On this page:
5.5.1 Automatic Mesh Quality Assessment
5.5.2 Coincident Node Check
5.5.3 Controlling Mesh Quality
5.5.4 Metrics for Edge Elements
5.5.5 Finding Intersecting Mesh
5.5.6 Metrics for Hexahedral Elements
5.5.7 Mesh Quality Example Output
5.5.8 Mesh Quality Command Syntax
5.5.8.1 Quality Options
5.5.8.1.1 Draw
5.5.8.1.2 List
5.5.8.1.3 Filter
5.5.9 Metrics for Quadrilateral Elements
5.5.10 Metrics for Tetrahedral Elements
5.5.11 Mesh Topology Check
5.5.12 Metrics for Triangular Elements
5.5.13 Metrics for Wedge Elements
8.5

5.5 Mesh Quality Assessment

The "quality" of a mesh can be assessed using several element quality metrics available in Cubit. Information about the Cubit quality metrics can be obtained from the command

Quality Describe {Hex | Hexahedral | Tet | Tetrahedral | Face | Quad | Quadrilateral | Tri | Triangular}

which gives data on the quality metrics for each of the above element types. The following pages discuss the mesh quality assessment capabilities in Cubit.

5.5.1 Automatic Mesh Quality Assessment

Cubit performs an automatic calculation of mesh quality which warns users when a particular meshing scheme or other meshing operation has created a mesh whose quality may be inadequate. These warnings are supplied in case the user forgets to manually check the mesh quality.

Cubit automatically calculates the SHEAR quality of hexahedral and quadrilateral elements and the SHAPE quality of tetrahedral and triangular elements. The SHEAR metric measures element skew and ranges between zero and one with a value of zero signifying a non-convex element, and a value of one being a perfect, right-angled element. The SHAPE metric also ranges between zero and one with a value of zero signifying a degenerate or inverted element and a value of one signifying a perfect, equilateral element. The quality of the mesh is then defined to be the minimum value of the shear metric for hexahedral and quadrilateral elements and the shape metric for tetrahedral and triangular elements, with the minimum taken over the elements in the mesh.

If the quality of the mesh is zero, the code reports "ERROR: negative jacobian element generated" to the command window. By default, if the quality of the mesh is positive but less than a certain threshold, the code reports "WARNING: poorly-shaped element generated" to the command window. Also reported in this case is the ID of the offending element, the value of its shear (or shape) metric, and the value of the threshold to which it was compared. The default value of the threshold parameter is 0.2. Users may change the threshold value by issuing the command

Set Quality Threshold <double=0.2>

The user may also change what type of message is printed in the case of a poor quality, but positive Jacobian mesh. This message can be printed as a warning (the default) or an error or can be turned off completely using the command

Set Print Quality { WARNING|Error|Off }

The above commands only affect the message generated for meshes with a quality greater than zero and less than the given threshold value; an error will always be generated for meshes with a quality of zero (that is, for meshes containing negative Jacobian elements).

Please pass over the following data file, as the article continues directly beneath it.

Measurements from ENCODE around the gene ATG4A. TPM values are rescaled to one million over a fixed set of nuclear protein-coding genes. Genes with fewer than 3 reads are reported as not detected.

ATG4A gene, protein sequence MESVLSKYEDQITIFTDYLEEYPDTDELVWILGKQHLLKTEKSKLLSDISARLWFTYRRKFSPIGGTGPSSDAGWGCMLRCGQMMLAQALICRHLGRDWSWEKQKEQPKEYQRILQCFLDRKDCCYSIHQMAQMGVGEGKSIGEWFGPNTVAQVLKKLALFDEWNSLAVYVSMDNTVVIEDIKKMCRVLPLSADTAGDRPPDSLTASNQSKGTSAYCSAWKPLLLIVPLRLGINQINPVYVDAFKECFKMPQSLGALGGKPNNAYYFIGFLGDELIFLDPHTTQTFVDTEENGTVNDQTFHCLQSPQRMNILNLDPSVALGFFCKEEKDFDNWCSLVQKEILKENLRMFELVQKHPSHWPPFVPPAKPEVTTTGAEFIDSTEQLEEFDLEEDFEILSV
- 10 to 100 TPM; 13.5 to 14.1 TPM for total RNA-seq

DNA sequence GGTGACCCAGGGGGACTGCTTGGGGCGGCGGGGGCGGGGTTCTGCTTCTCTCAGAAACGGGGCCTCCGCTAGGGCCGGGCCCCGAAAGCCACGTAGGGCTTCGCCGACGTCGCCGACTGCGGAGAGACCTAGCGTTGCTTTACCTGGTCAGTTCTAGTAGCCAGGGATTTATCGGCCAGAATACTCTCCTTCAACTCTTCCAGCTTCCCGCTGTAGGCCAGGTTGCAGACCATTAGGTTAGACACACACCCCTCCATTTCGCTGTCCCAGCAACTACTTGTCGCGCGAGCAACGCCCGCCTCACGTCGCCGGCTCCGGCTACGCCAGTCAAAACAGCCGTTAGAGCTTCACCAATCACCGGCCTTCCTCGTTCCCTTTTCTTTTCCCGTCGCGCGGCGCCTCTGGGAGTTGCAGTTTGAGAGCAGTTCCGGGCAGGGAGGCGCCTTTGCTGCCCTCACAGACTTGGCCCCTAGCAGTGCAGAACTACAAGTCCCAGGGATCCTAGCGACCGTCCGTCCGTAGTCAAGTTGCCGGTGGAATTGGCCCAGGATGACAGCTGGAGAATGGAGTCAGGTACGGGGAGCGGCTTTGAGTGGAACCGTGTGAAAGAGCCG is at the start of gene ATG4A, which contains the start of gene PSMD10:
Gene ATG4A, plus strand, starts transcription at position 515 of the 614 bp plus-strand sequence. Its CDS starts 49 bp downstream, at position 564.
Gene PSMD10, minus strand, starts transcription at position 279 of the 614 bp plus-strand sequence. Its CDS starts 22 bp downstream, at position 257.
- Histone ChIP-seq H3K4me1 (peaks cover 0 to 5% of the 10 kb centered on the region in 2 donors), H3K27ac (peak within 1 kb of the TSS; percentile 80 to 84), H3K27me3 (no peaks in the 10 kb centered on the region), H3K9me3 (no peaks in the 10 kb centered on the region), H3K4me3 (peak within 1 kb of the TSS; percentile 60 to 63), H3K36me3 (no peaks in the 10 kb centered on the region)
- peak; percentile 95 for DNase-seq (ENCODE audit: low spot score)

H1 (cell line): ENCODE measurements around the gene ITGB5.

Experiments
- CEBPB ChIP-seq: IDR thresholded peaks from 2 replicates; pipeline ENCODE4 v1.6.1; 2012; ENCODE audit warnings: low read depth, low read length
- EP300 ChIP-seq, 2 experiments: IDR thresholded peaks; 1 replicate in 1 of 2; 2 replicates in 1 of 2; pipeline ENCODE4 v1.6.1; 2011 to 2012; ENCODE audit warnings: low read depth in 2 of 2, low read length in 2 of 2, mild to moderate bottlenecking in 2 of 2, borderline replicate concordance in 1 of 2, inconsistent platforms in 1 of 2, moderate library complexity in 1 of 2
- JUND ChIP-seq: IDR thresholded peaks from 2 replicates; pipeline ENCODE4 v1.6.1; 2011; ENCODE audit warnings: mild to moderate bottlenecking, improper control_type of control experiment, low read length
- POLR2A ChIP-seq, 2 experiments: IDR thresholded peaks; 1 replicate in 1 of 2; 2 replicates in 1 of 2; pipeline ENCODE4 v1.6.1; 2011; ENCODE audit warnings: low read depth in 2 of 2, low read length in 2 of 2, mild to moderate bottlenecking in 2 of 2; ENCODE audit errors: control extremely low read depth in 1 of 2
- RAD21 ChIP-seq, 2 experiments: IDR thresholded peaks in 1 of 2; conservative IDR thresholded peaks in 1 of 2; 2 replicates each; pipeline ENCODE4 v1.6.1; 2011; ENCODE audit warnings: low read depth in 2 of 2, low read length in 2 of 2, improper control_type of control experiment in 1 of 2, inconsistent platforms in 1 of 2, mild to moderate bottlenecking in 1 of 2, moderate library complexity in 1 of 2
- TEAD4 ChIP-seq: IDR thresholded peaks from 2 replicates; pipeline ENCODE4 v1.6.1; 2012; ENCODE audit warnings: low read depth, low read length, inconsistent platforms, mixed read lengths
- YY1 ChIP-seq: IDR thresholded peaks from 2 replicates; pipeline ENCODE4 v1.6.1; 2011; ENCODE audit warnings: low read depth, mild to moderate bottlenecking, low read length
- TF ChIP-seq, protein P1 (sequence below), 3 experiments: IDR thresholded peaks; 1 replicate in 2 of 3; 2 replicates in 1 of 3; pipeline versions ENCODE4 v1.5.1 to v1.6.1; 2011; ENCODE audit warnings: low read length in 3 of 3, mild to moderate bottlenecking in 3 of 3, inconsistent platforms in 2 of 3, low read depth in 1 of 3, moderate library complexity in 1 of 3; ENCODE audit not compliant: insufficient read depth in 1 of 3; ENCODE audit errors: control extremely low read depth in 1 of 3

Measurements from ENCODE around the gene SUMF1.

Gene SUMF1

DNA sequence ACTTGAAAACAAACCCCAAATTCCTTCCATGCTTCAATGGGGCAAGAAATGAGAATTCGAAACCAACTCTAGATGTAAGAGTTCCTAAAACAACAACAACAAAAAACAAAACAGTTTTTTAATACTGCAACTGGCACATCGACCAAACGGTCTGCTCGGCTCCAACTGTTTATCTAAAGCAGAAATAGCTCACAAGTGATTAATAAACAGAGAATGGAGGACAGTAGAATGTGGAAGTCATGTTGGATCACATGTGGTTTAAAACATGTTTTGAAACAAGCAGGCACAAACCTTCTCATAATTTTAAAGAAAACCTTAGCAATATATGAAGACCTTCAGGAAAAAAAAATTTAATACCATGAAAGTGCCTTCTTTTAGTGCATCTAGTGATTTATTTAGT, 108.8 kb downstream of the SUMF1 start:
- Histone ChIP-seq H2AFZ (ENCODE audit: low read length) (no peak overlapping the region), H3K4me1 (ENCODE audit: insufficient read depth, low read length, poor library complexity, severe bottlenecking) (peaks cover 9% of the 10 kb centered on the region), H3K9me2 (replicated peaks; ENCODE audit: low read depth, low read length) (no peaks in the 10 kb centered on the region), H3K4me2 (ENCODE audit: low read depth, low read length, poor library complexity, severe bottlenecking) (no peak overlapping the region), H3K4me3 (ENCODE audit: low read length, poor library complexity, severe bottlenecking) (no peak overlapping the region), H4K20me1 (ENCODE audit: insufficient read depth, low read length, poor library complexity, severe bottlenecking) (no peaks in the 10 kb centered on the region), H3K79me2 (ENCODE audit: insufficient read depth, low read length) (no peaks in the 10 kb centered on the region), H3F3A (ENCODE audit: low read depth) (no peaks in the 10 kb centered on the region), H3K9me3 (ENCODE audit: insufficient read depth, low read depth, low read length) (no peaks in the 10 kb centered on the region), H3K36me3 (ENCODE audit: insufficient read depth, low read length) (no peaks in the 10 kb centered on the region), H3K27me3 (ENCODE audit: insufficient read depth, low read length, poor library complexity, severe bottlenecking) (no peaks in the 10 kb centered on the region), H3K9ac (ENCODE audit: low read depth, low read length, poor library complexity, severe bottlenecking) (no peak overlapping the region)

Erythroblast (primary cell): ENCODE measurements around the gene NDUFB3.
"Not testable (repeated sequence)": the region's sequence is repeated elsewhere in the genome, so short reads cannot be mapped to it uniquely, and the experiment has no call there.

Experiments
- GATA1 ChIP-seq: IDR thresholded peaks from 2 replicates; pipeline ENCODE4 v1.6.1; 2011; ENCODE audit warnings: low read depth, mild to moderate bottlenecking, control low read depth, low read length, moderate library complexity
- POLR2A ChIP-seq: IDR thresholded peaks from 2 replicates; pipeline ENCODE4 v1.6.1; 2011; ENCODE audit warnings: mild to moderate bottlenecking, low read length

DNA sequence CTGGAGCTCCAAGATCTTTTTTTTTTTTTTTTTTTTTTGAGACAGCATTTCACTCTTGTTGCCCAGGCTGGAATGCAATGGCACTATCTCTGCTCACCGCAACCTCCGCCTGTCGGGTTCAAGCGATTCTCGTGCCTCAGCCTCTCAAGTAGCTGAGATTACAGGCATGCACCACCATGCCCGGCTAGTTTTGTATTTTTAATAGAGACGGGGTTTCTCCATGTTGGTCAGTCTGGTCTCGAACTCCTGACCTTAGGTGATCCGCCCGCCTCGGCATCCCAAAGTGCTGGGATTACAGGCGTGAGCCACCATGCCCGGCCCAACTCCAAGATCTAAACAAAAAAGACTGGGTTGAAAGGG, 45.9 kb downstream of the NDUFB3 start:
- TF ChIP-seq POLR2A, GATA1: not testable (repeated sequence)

5.5.2 Coincident Node Check

The ability to check for coincident nodes in the model is available in Cubit. It uses an efficient octal hash tree to make the comparisons.

To check for coincident nodes

  1. On the Command Panel, click on Mesh.

  2. Click on Volume, Surface, Curve, Vertex or Group.

  3. Click on the Quality action button.

  4. Select Coincidence Check from the drop-down menu.

  5. Select Coincident Nodes from the Type of Coincidence Check menu.

  6. Enter the appropriate settings.

  7. Click Apply.

Quality Check Coincident Node [ In ] [Group|Body|Volume|Surface|Curve|Vertex <id_range> ] [ Merge [Delete] ] [ HIGHLIGHT|Draw [color <number>]] [List] [Into Group [names|id] ]

If no entity list is given, the command works on all the nodes in the model. If an entity list is given, then it compares the nodes on those entities with the rest of the nodes in the model. By default the command highlights the coincident nodes in the graphics window and lists the total number of coincident nodes found. You can also have it clear the graphics and draw the nodes, and/or list the coincident node ids. Optionally, the coincident nodes found can be placed in a group.

If the model being operated on is from an imported universal file (i.e., no geometry exists in the model), you can merge the coincident nodes with the merge option. In this case delete allows you to delete the extra nodes (recommended). If you do not delete them they are placed into an output group.

You can control the tolerance used to check between nodes with the following setting (default = 1e-8):

set Node Coincident Tolerance [<value>]

5.5.3 Controlling Mesh Quality

If the quality of a model after meshing isn’t acceptable, there are two options available to improve that quality. The user can ask for more smoothing, or delete the mesh and start over. There are some commands that the user can invoke before meshing the model which can help to improve mesh quality. Some of them are discussed here.

5.5.3.1 Skew Control